For the ext3 bug Colin mentioned, see
https://bugzilla.redhat.com/show_bug.cgi?id=592961. This was fixed in
2.6.32 and backported in RHEL 5.4 (or CENTOS). This has more to do with
file data and affects NN more. Since NN preallocates blocks for edits,
almost all data writes are done without modifying the file length. If
fsync() loses race to pdflush, the edit log content won't be flushed. I am
glad this bug was fixed.
Regardless of this bug, renames will be journaled but not necessarily be
committed before returning. If power fails before the transaction gets
committed, the transaction can be lost. Journaling will make sure the file
system will come back in a consistent state, but not all changes will be
there. To make a rename durable, the directory can be opened and
fsync()'ed. I think both source and destination are recorded in one
transaction, so fsyncing on destination directory should be enough.
When RWR blocks are reported, NN can probably accept and finalize it if
the block size is as expected.
On 7/3/13 10:12 AM, "Colin McCabe" <[EMAIL PROTECTED]> wrote:
>On Mon, Jul 1, 2013 at 8:48 PM, Suresh Srinivas <[EMAIL PROTECTED]>
>> Thanks for the detailed email. Sorry I did not read all the details you
>> sent earlier completely (on my phone). As you said, this is not related
>> data loss related to HBase log and hsync. I think you are right; the
>> operation itself might not have hit the disk. I think we should either
>> ensure metadata operation is synced on the datanode or handle it being
>> reported as blockBeingWritten. Let me spend sometime to debug this
>In theory, ext3 is journaled, so all metadata operations should be
>durable in the case of a power outage. It is only data operations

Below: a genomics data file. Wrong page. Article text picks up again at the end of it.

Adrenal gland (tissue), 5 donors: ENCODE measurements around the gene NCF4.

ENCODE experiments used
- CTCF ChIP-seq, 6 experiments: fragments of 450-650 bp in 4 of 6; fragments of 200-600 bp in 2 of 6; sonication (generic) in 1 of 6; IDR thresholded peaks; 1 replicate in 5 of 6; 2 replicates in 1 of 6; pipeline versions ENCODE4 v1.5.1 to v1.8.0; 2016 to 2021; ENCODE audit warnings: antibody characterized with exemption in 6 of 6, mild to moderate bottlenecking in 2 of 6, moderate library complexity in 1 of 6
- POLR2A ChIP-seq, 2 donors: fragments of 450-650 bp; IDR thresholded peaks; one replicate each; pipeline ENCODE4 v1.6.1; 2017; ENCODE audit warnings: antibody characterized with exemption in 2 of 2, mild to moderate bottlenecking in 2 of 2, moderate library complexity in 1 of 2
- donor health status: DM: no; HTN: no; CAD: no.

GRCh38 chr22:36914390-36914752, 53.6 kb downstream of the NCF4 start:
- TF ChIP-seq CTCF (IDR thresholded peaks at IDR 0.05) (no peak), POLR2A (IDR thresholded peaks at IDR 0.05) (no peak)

>that should be possible to lose. It is the same for ext4. (Assuming
>you are not using nonstandard mount options.)
>In practice, it is possible that your hard disks didn't actually
>persist the data that they said they did. Rumor has it that some
>drives ignore the SATA FLUSH CACHE command in some cases, since it
>makes them look bad in benchmarks. In that case, there is nothing the
>filesystem or any other software can do.
>There was also a bug in older linux kernels where the kernel would not
>actually send FLUSH CACHE. Since the poster is using ext3 and
>hadoop-1, it's possible he's also using an antique kernel as well. I
>know for sure this affected LVM-- it used to ignore barriers until
>In Ceph, we used to recommend disabling the hard drive write cache if
>your kernel was older than 2.6.33. You can read the recommendation
>for yourself here:
> This will have an impact on performance, however.
>An uninterruptable power supply is not a bad idea.
>I am curious:
>what kernel version you are using?
>are you using LVM?
>> One surprising thing is, all the replicas were reported as
>> On Mon, Jul 1, 2013 at 6:03 PM, Dave Latham <[EMAIL PROTECTED]> wrote:
>>> (Removing hbase list and adding hdfs-dev list as this is pretty
>>> Reading through the code a bit:
>>> FSDataOutputStream.close calls
>>> DFSOutputStream.close calls
>>> - sets currentPacket.lastPacketInBlock = true
>>> - then calls
>>> - enqueues current packet
>>> - waits for ack
>>> - if (lastPacketInBlock && !receiver.finalized) calls
>>> FSDataset.finalizeBlock calls
>>> FSDataset.finalizeBlockInternal calls
>>> FSVolume.addBlock calls
>>> FSDir.addBlock calls
>>> - renames block from "blocksBeingWritten" tmp dir to "current" dest
>>> This looks to me as I would expect a synchronous chain from a DFS
>>> to moving the file from blocksBeingWritten to the current dir so that